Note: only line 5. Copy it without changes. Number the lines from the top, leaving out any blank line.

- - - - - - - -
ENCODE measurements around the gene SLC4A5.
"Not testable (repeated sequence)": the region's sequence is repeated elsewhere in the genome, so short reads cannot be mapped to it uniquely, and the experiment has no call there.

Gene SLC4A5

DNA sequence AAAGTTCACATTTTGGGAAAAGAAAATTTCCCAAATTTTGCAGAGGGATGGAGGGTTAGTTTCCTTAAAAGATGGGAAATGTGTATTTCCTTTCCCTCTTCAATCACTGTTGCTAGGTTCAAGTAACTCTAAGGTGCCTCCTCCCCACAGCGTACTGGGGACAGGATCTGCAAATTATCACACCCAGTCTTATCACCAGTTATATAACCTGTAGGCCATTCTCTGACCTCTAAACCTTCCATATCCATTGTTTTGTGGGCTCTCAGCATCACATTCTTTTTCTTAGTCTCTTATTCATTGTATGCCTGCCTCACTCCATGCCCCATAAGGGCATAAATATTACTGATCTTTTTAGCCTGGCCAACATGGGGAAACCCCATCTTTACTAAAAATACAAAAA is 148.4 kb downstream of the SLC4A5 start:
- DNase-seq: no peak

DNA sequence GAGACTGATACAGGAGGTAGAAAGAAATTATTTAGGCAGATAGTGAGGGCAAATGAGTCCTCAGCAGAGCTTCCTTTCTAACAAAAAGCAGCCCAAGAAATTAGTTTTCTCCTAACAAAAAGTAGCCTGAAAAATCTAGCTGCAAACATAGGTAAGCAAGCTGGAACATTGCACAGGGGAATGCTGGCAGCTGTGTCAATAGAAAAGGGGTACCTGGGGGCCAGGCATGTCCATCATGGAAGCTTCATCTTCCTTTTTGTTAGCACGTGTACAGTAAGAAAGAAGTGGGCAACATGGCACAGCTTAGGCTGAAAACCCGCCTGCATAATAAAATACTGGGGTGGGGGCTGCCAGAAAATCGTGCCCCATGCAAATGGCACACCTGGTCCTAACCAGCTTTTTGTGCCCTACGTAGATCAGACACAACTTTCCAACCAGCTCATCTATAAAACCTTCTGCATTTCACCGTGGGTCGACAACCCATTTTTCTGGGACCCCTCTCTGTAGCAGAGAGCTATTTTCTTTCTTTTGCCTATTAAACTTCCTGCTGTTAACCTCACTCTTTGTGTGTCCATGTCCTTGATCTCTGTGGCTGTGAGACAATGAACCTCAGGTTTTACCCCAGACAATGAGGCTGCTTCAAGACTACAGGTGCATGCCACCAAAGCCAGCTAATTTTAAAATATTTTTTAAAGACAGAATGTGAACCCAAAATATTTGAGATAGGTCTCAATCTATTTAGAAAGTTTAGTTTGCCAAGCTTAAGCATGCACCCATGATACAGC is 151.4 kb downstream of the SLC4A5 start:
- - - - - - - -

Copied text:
- DNase-seq: no peak